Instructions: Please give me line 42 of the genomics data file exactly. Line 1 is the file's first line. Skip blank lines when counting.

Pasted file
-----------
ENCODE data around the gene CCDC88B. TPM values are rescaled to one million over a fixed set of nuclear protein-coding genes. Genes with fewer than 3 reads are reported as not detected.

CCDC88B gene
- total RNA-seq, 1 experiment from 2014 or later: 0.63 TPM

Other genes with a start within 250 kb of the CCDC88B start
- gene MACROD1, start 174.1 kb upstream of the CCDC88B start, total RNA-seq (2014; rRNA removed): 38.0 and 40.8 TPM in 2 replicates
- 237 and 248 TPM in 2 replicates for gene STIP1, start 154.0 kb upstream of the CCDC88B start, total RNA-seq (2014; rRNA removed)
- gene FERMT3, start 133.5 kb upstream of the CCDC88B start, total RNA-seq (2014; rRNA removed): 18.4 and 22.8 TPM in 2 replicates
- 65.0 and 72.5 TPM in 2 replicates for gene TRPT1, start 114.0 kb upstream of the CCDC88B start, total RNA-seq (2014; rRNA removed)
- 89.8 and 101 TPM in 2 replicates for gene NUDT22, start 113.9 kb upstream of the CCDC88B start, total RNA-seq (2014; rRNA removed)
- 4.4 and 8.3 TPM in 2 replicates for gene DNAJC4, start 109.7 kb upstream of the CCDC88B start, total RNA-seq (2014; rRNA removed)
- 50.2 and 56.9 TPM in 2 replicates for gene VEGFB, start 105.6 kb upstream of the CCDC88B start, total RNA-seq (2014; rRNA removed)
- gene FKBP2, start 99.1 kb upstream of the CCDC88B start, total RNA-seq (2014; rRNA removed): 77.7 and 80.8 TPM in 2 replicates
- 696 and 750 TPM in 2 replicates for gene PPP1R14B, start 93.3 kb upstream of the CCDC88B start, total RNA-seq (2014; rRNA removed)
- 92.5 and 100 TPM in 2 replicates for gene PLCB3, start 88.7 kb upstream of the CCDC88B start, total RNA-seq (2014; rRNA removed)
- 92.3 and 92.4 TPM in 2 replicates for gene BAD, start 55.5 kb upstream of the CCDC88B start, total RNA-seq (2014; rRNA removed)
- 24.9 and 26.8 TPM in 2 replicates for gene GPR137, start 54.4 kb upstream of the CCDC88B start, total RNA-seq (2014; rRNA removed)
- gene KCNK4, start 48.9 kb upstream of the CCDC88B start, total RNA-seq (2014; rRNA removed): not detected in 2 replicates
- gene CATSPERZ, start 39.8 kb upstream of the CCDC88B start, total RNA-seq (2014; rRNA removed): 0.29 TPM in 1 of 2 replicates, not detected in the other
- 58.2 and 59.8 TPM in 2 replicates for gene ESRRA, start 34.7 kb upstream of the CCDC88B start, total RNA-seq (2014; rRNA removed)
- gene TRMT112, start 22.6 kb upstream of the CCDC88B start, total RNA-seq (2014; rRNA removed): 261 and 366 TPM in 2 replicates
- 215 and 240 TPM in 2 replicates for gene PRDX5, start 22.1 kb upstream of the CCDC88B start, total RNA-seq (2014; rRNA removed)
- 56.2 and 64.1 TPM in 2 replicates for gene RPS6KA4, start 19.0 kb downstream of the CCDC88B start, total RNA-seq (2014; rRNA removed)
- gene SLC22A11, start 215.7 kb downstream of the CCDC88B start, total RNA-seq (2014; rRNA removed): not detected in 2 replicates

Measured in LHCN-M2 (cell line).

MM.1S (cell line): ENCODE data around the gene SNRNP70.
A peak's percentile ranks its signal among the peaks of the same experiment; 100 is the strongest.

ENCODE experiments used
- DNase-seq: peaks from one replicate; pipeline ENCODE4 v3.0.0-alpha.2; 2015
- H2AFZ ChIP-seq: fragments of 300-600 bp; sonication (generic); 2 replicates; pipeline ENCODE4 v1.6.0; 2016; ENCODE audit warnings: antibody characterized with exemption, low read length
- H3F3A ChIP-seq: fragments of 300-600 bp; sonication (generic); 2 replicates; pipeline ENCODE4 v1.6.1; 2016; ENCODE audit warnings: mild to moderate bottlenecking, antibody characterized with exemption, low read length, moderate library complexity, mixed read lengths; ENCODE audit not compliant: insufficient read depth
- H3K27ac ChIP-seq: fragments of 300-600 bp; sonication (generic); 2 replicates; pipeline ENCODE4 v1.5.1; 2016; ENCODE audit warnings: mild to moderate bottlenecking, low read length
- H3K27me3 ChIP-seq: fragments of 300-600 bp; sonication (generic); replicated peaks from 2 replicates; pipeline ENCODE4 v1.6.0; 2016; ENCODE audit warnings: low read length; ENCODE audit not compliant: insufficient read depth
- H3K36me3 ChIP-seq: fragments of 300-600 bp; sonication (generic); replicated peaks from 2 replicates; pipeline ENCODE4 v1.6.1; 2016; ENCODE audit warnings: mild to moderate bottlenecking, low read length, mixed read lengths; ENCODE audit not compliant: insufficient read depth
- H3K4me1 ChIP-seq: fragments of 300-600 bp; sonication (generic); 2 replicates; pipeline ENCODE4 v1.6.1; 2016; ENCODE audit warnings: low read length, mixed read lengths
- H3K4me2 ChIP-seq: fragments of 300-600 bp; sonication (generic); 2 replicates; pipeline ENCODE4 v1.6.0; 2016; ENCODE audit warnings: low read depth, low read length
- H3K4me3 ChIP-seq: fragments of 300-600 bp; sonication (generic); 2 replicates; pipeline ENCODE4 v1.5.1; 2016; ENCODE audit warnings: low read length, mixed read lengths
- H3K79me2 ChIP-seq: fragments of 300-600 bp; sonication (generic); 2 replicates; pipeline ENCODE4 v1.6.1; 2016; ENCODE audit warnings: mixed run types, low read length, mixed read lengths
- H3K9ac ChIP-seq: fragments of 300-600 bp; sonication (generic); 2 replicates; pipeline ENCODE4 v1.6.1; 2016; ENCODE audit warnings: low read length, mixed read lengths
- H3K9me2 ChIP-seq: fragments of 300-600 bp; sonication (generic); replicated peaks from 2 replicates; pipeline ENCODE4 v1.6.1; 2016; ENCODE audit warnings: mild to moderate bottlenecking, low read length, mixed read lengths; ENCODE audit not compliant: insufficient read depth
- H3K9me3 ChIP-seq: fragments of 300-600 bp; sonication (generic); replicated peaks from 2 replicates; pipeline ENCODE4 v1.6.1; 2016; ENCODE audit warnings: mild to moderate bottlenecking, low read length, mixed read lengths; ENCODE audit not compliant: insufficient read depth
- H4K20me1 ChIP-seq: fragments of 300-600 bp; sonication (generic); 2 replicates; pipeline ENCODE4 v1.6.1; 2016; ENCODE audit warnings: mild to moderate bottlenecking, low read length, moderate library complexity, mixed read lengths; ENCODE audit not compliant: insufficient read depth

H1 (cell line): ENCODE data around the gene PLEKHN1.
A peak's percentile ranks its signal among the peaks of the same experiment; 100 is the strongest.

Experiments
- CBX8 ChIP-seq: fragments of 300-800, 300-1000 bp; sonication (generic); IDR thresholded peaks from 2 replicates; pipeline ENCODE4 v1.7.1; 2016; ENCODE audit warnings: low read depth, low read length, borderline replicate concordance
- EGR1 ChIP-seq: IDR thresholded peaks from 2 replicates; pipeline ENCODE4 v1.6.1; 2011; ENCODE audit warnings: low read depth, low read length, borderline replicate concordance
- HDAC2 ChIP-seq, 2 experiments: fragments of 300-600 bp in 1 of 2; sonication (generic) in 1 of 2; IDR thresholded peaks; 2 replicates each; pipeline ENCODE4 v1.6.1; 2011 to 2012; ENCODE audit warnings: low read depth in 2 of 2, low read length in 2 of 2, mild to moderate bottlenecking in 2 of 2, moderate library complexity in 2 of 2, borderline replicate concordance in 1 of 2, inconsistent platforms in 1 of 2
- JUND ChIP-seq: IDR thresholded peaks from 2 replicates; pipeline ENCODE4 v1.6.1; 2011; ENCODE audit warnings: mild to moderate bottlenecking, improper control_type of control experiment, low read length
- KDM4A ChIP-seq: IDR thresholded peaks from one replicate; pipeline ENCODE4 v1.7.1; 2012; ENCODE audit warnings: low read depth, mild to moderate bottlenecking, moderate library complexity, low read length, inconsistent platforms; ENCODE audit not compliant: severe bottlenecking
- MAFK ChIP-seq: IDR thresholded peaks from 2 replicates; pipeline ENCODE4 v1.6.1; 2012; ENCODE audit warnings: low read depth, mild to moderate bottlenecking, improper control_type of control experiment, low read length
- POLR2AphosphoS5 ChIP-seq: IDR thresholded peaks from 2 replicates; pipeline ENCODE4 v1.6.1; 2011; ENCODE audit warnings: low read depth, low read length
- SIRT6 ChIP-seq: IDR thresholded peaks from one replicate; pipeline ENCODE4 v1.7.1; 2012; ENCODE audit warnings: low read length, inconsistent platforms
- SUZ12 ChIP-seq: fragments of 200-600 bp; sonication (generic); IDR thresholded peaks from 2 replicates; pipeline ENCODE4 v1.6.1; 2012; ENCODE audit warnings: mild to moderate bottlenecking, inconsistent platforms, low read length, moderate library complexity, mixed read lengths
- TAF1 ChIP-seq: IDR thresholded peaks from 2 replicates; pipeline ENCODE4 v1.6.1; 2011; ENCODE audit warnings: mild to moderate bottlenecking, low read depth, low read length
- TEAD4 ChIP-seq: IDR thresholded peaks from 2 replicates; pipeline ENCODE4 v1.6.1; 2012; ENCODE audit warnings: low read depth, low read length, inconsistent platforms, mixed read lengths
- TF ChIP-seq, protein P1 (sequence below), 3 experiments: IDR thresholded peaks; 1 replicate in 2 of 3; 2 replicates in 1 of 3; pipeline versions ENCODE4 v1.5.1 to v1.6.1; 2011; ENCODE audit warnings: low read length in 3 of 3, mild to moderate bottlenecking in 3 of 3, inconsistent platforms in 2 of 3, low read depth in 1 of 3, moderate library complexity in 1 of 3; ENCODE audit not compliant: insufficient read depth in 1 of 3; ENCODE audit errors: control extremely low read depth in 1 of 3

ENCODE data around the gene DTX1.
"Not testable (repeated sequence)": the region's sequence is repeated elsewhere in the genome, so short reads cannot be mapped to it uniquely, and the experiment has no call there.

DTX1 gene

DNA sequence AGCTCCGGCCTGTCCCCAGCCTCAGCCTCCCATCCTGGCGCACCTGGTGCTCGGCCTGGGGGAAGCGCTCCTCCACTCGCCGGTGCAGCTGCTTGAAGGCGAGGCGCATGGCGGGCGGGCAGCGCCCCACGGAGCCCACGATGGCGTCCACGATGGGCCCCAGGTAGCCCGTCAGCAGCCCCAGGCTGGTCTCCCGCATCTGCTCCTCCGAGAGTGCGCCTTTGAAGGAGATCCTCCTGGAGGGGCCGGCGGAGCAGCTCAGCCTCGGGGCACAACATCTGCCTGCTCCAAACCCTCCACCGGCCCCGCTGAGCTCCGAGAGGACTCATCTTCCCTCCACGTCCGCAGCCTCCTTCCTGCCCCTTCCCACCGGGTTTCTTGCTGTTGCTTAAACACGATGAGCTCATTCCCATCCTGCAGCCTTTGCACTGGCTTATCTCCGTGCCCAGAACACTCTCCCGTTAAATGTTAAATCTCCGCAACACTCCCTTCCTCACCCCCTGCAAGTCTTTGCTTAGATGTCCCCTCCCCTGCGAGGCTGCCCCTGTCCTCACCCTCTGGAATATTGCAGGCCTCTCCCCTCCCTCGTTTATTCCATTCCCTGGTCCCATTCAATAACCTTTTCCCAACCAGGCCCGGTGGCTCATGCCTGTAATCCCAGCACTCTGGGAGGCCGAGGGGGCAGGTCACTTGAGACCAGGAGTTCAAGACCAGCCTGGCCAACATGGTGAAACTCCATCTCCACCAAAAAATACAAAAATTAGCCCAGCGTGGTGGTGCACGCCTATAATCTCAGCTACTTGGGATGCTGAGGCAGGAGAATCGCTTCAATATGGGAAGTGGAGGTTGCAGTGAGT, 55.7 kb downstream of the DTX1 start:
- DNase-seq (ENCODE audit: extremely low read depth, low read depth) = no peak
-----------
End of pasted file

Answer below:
H1 (cell line): ENCODE data around the gene PLEKHN1.